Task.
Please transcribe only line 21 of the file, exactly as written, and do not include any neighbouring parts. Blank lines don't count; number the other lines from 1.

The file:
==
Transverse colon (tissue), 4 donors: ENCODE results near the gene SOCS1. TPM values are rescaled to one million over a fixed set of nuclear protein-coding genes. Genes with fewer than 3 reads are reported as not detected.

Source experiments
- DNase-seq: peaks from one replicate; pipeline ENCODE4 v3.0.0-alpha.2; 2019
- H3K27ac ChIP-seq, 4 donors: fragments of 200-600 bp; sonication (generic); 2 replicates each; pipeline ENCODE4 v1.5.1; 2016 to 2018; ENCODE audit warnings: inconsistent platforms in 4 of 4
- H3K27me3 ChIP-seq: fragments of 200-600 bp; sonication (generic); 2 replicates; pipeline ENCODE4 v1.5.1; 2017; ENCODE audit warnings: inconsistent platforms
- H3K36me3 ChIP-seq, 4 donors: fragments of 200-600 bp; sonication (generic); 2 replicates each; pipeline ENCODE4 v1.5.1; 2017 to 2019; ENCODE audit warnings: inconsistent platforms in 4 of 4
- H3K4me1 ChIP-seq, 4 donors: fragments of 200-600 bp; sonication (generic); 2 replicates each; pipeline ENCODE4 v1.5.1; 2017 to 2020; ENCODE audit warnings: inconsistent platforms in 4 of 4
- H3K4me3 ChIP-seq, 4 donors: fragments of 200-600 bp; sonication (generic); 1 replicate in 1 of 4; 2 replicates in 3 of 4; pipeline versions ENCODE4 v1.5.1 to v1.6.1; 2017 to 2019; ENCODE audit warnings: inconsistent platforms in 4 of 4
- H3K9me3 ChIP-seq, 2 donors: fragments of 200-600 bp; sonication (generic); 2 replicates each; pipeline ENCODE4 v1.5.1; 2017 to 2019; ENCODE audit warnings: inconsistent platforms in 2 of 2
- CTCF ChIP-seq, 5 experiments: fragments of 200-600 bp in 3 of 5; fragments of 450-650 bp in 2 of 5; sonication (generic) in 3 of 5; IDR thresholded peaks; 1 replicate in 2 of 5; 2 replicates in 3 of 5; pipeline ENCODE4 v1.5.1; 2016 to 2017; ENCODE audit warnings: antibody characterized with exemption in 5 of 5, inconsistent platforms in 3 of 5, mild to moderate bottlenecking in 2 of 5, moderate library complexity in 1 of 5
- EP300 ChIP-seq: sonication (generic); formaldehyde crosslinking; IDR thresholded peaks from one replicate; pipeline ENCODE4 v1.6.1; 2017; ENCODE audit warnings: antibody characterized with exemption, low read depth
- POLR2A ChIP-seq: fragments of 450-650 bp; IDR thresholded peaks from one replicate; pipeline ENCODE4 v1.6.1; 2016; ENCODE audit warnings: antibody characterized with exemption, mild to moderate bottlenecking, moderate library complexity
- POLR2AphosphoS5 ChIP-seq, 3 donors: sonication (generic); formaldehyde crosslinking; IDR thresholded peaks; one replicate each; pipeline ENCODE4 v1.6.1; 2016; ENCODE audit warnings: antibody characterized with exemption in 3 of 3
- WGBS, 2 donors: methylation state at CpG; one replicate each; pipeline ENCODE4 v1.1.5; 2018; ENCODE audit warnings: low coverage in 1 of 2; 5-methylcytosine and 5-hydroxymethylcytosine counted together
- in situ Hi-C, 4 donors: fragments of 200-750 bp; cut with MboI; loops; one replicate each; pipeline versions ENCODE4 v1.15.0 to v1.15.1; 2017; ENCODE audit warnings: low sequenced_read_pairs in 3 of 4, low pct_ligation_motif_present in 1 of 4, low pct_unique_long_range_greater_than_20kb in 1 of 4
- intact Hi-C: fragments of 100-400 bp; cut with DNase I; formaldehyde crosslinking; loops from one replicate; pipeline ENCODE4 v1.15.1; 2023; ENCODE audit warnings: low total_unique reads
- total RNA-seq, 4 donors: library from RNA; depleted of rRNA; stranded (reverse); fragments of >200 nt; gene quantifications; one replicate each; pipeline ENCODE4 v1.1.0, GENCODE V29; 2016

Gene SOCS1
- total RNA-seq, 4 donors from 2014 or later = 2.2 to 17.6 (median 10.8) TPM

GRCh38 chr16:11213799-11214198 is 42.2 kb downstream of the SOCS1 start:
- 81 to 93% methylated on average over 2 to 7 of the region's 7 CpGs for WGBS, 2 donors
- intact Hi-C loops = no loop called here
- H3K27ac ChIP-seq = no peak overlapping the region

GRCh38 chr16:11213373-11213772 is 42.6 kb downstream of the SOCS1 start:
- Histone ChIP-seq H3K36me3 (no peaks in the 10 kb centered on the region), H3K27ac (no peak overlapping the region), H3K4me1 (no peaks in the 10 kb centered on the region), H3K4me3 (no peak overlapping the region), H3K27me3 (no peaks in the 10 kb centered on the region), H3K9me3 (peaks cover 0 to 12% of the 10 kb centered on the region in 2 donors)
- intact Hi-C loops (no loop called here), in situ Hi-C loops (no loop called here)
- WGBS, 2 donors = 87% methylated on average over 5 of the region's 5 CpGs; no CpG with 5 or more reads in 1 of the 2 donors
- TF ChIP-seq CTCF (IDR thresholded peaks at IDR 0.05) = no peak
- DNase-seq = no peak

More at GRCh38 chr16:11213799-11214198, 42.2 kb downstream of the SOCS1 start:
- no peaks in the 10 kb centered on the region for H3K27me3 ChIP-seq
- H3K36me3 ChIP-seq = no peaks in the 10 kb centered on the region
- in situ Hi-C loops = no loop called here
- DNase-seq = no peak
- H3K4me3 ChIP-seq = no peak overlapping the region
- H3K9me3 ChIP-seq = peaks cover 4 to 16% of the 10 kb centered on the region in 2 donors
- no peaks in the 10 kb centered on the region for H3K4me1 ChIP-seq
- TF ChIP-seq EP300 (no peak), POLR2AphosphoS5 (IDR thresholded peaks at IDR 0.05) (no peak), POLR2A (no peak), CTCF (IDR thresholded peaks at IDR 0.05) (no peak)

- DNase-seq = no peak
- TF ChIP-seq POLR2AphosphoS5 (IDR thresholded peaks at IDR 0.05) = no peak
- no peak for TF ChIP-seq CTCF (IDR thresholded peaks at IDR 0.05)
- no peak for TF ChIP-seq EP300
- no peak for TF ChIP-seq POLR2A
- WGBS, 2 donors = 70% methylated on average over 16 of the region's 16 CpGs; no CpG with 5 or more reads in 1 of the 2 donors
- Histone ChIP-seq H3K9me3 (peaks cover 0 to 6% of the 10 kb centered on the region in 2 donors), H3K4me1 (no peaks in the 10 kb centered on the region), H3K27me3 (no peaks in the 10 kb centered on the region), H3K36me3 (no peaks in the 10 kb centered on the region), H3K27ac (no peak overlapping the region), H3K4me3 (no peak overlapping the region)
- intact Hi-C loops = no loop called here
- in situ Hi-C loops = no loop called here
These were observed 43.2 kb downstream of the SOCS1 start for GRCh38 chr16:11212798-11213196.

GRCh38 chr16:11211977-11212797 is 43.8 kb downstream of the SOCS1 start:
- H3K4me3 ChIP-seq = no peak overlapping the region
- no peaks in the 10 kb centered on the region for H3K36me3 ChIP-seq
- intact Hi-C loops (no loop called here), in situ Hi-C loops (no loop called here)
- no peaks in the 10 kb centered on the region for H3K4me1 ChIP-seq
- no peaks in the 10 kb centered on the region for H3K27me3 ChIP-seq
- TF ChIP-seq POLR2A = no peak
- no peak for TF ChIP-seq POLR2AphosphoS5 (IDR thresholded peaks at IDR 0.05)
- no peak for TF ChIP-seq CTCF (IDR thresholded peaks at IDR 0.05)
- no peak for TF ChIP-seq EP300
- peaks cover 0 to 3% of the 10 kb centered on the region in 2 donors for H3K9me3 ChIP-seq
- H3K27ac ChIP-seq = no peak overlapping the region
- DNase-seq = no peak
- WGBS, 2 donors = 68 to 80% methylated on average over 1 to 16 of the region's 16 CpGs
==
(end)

- 81 to 93% methylated on average over 2 to 7 of the region's 7 CpGs for WGBS, 2 donors